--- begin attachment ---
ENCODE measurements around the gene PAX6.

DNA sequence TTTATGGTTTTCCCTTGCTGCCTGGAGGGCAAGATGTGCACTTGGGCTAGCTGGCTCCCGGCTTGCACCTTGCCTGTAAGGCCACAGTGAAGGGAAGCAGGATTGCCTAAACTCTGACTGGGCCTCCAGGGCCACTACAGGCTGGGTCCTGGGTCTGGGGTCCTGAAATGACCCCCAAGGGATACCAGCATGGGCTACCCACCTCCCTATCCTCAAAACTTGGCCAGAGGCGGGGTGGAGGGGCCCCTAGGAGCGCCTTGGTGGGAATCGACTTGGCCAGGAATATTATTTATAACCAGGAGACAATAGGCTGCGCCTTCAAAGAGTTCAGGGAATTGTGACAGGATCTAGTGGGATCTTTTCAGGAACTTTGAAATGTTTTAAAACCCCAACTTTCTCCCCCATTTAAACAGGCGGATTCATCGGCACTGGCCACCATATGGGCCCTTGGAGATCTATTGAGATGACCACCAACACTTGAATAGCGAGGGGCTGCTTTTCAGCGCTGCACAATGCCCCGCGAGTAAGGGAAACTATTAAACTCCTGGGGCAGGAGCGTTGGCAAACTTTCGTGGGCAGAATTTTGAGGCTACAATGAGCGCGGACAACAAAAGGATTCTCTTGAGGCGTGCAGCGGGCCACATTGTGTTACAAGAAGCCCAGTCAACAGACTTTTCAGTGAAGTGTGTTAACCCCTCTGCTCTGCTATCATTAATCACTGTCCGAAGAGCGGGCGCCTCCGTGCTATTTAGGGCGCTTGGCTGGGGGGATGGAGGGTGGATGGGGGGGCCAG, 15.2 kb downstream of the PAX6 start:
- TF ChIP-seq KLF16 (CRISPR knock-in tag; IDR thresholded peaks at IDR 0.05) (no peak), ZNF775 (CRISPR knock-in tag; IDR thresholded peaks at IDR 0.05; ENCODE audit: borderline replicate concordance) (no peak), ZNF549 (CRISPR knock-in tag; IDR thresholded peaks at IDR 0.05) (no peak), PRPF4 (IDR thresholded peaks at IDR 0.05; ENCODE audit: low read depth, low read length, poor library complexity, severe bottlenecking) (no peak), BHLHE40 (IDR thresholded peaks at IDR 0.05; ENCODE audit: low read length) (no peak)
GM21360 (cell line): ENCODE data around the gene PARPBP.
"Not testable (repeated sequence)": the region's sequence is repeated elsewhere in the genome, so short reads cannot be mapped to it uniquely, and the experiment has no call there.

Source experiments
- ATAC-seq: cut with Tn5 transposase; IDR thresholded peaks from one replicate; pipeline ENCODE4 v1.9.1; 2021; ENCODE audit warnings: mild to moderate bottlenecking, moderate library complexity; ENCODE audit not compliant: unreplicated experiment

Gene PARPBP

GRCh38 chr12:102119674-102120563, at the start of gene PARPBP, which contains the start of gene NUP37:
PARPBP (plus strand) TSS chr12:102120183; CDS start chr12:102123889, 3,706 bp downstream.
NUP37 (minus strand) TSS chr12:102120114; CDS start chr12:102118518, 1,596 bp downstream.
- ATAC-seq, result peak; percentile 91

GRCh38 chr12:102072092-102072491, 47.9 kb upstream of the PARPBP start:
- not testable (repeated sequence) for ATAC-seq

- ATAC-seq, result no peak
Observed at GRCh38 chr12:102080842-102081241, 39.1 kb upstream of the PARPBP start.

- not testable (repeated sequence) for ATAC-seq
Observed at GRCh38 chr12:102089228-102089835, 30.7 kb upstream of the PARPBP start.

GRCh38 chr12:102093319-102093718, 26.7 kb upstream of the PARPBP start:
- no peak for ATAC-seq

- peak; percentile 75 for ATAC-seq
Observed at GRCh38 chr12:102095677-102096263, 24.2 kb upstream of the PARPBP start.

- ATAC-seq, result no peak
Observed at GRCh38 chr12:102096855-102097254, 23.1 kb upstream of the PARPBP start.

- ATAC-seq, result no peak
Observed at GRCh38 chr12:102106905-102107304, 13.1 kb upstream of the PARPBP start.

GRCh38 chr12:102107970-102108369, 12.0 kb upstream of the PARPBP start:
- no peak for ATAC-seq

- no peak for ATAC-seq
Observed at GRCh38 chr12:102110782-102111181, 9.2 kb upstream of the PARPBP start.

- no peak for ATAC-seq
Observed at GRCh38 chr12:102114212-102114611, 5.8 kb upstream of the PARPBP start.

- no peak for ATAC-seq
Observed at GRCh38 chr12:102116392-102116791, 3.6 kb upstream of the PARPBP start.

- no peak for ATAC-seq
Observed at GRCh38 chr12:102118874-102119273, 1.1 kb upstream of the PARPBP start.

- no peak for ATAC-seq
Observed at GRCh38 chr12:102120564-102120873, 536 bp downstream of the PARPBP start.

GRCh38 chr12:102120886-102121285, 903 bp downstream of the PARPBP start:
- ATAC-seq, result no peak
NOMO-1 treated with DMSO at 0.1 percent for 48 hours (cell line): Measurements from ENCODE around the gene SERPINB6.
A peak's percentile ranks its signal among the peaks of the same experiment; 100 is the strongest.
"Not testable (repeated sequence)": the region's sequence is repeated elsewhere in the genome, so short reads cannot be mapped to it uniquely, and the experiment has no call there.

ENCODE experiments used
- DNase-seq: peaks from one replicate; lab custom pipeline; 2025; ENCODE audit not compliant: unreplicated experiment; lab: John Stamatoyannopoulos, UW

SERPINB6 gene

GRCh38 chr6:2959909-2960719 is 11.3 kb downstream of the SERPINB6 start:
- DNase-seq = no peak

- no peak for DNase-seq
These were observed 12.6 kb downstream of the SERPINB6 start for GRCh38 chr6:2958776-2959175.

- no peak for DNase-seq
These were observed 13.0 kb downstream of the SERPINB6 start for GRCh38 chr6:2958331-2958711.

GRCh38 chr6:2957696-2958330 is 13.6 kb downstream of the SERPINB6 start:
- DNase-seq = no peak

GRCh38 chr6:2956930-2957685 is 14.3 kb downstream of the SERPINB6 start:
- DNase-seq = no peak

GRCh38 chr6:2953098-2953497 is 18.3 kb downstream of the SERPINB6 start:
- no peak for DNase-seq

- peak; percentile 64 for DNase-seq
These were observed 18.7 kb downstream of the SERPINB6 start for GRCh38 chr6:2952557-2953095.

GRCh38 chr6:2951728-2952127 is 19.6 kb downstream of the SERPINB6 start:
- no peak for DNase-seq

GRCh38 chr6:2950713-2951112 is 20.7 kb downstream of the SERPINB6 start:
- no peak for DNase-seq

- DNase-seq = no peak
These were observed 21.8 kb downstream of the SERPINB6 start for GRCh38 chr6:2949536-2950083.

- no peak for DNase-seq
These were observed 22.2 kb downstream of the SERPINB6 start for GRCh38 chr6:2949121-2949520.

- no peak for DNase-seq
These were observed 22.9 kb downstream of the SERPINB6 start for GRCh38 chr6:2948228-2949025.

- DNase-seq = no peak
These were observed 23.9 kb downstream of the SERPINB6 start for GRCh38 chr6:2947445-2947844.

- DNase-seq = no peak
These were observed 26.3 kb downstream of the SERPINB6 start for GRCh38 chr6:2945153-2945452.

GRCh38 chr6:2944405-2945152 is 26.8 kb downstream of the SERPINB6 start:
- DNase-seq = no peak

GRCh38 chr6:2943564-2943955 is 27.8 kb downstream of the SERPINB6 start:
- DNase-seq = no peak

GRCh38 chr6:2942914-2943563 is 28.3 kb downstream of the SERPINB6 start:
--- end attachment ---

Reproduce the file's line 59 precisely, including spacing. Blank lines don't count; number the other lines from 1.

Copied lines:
- peak; percentile 64 for DNase-seq